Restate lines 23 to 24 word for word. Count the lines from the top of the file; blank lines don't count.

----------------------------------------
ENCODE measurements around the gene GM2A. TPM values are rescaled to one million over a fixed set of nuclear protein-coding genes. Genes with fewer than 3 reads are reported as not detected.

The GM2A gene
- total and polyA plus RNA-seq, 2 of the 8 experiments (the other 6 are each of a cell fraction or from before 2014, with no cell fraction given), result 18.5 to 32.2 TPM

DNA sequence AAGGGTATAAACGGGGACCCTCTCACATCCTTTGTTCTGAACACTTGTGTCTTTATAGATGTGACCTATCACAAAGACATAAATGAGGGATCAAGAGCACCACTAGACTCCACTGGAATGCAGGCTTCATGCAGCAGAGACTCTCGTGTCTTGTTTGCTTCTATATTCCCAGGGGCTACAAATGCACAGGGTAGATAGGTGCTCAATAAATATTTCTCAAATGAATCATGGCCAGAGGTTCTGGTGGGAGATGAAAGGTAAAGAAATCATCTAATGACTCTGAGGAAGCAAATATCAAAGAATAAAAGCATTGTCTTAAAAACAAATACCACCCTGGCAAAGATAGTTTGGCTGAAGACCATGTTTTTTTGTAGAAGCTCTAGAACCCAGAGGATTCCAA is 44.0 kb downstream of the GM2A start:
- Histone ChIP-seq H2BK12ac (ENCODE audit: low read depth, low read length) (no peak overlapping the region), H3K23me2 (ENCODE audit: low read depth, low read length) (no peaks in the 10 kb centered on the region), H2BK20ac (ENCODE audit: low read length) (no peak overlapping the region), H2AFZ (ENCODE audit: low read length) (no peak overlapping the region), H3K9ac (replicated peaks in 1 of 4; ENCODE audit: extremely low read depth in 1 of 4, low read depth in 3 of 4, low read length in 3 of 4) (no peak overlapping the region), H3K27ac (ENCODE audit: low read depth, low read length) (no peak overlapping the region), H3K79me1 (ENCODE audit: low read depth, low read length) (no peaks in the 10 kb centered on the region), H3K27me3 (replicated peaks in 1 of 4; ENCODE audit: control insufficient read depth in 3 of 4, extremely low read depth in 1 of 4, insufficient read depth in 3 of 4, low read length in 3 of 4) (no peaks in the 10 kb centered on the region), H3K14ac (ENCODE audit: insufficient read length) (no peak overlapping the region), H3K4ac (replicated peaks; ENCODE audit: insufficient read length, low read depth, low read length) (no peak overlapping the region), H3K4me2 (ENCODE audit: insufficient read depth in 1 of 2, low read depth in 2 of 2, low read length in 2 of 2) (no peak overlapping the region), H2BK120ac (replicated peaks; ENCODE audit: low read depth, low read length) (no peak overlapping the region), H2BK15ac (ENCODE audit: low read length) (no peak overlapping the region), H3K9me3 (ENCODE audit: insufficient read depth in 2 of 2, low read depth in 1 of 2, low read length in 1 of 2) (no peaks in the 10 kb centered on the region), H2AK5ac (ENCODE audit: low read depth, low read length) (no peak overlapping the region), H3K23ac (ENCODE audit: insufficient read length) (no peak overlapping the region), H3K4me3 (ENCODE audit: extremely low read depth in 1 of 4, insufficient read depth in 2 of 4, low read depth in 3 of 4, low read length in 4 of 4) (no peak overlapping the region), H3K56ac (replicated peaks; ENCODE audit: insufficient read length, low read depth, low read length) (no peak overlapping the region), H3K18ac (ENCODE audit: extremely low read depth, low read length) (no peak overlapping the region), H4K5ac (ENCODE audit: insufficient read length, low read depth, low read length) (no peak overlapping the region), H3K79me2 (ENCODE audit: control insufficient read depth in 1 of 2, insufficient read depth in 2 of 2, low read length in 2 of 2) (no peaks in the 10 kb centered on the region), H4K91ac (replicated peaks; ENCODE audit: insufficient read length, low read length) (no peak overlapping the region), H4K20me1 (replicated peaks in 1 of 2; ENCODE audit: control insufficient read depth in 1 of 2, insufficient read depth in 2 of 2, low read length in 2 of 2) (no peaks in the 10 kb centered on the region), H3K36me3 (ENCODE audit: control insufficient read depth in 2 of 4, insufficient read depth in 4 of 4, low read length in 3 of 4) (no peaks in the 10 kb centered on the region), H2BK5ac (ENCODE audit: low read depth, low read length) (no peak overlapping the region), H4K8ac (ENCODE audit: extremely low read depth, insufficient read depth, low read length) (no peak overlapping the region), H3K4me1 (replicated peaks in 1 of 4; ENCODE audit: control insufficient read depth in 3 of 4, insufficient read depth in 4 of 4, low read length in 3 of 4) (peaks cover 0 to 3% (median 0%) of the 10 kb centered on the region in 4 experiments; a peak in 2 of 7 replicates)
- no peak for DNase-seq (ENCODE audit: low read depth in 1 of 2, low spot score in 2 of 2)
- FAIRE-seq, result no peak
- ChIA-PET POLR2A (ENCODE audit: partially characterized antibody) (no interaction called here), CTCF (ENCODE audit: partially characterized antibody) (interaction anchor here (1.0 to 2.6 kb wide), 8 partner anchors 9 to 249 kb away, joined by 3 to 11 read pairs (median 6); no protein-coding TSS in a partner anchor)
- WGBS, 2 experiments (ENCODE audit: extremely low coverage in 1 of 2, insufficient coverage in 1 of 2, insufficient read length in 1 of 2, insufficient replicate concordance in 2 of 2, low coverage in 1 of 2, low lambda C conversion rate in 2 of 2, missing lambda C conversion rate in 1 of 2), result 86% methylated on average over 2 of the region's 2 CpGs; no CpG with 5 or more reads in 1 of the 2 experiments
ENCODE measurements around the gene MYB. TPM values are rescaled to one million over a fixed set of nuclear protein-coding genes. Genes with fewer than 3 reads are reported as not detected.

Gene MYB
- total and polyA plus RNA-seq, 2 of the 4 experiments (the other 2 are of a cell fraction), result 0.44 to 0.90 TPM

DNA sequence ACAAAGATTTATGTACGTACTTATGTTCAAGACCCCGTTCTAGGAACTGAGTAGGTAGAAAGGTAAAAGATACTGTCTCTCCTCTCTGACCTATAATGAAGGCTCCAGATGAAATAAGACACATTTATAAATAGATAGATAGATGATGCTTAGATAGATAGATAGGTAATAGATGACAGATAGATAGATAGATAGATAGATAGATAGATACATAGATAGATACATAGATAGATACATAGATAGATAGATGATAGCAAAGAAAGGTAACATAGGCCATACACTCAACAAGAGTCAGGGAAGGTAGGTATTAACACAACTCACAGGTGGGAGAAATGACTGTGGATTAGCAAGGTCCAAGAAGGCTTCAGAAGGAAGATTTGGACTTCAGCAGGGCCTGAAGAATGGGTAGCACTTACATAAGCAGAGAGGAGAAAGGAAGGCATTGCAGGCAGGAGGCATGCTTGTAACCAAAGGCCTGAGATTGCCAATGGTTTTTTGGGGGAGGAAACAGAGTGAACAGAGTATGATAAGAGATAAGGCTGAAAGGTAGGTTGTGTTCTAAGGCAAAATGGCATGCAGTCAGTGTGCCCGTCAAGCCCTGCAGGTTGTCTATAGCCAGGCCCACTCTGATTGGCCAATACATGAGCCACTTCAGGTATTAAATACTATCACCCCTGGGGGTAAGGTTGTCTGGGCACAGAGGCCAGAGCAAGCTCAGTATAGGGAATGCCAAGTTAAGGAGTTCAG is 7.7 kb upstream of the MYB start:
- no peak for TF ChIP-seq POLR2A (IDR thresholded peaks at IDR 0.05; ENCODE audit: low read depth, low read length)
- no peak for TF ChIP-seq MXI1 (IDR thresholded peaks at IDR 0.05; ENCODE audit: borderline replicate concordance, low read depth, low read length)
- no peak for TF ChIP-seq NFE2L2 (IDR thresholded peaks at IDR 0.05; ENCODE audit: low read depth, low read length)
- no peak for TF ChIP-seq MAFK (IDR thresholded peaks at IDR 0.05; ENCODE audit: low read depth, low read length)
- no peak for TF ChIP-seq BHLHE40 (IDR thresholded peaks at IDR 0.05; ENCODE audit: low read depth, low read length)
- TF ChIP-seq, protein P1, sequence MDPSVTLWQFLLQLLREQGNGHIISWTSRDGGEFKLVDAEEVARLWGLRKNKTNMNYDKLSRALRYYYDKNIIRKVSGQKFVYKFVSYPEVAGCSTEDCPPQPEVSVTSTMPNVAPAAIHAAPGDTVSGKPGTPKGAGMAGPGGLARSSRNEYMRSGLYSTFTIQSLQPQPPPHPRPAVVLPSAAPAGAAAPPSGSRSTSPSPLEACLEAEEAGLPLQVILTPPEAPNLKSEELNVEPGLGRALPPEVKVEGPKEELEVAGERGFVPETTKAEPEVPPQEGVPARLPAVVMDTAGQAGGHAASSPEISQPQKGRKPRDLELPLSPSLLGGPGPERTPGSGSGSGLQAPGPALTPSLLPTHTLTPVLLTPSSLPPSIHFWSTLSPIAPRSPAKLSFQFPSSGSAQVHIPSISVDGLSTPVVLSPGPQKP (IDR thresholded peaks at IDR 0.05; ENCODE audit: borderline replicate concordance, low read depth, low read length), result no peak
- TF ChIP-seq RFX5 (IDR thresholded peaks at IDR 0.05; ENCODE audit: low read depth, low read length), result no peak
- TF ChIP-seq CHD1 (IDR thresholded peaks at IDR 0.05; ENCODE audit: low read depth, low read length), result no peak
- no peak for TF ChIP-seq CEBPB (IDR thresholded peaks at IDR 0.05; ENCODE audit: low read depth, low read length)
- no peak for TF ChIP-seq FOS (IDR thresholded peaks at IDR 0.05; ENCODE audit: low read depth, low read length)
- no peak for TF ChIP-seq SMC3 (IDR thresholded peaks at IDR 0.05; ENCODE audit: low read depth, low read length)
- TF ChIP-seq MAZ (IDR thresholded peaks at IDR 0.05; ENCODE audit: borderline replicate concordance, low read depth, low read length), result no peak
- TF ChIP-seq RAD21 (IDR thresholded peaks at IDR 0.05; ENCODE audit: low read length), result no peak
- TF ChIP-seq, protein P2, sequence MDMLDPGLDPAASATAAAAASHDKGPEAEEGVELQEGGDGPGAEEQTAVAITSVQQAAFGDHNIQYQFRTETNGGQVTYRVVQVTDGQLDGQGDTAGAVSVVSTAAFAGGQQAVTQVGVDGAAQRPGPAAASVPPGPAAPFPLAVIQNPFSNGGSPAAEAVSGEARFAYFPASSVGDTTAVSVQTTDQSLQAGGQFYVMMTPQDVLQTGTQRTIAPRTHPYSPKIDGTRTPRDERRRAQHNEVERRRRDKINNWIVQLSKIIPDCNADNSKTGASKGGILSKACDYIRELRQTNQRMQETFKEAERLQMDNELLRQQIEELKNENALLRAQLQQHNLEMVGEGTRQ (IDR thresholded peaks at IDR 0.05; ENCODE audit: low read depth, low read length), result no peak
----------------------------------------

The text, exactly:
- no peak for TF ChIP-seq FOS (IDR thresholded peaks at IDR 0.05; ENCODE audit: low read depth, low read length)
- no peak for TF ChIP-seq SMC3 (IDR thresholded peaks at IDR 0.05; ENCODE audit: low read depth, low read length)